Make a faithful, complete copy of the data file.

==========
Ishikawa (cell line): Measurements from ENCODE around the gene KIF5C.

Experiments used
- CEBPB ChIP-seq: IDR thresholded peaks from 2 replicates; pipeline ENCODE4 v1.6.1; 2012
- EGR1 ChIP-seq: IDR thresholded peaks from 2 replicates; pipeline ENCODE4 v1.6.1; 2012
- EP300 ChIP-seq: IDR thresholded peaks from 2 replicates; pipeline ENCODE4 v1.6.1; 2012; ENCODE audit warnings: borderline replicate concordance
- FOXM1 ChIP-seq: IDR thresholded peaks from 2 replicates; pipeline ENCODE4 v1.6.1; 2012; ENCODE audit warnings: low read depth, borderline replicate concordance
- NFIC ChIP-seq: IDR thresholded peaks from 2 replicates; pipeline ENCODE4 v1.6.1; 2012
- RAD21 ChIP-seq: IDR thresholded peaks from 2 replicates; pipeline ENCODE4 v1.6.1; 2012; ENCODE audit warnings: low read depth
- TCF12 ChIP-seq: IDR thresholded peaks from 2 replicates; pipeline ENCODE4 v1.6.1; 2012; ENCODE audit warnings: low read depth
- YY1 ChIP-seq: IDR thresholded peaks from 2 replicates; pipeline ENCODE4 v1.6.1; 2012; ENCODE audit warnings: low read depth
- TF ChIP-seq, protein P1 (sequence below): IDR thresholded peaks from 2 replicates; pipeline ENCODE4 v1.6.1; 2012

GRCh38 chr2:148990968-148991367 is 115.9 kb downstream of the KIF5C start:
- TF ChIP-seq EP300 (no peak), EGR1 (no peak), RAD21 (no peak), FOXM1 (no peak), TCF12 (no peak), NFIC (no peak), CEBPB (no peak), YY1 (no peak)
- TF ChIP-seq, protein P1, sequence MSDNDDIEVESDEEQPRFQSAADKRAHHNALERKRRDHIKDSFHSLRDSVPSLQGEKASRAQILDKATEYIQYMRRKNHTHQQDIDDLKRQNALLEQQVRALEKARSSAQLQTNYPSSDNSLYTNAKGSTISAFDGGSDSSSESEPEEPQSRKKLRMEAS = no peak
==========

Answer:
Ishikawa (cell line): Measurements from ENCODE around the gene KIF5C.

Experiments used
- CEBPB ChIP-seq: IDR thresholded peaks from 2 replicates; pipeline ENCODE4 v1.6.1; 2012
- EGR1 ChIP-seq: IDR thresholded peaks from 2 replicates; pipeline ENCODE4 v1.6.1; 2012
- EP300 ChIP-seq: IDR thresholded peaks from 2 replicates; pipeline ENCODE4 v1.6.1; 2012; ENCODE audit warnings: borderline replicate concordance
- FOXM1 ChIP-seq: IDR thresholded peaks from 2 replicates; pipeline ENCODE4 v1.6.1; 2012; ENCODE audit warnings: low read depth, borderline replicate concordance
- NFIC ChIP-seq: IDR thresholded peaks from 2 replicates; pipeline ENCODE4 v1.6.1; 2012
- RAD21 ChIP-seq: IDR thresholded peaks from 2 replicates; pipeline ENCODE4 v1.6.1; 2012; ENCODE audit warnings: low read depth
- TCF12 ChIP-seq: IDR thresholded peaks from 2 replicates; pipeline ENCODE4 v1.6.1; 2012; ENCODE audit warnings: low read depth
- YY1 ChIP-seq: IDR thresholded peaks from 2 replicates; pipeline ENCODE4 v1.6.1; 2012; ENCODE audit warnings: low read depth
- TF ChIP-seq, protein P1 (sequence below): IDR thresholded peaks from 2 replicates; pipeline ENCODE4 v1.6.1; 2012

GRCh38 chr2:148990968-148991367 is 115.9 kb downstream of the KIF5C start:
- TF ChIP-seq EP300 (no peak), EGR1 (no peak), RAD21 (no peak), FOXM1 (no peak), TCF12 (no peak), NFIC (no peak), CEBPB (no peak), YY1 (no peak)
- TF ChIP-seq, protein P1, sequence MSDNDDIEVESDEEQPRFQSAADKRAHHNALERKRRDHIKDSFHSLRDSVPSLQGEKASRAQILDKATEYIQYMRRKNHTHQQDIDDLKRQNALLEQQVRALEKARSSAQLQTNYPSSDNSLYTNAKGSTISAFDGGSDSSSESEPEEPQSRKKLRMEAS = no peak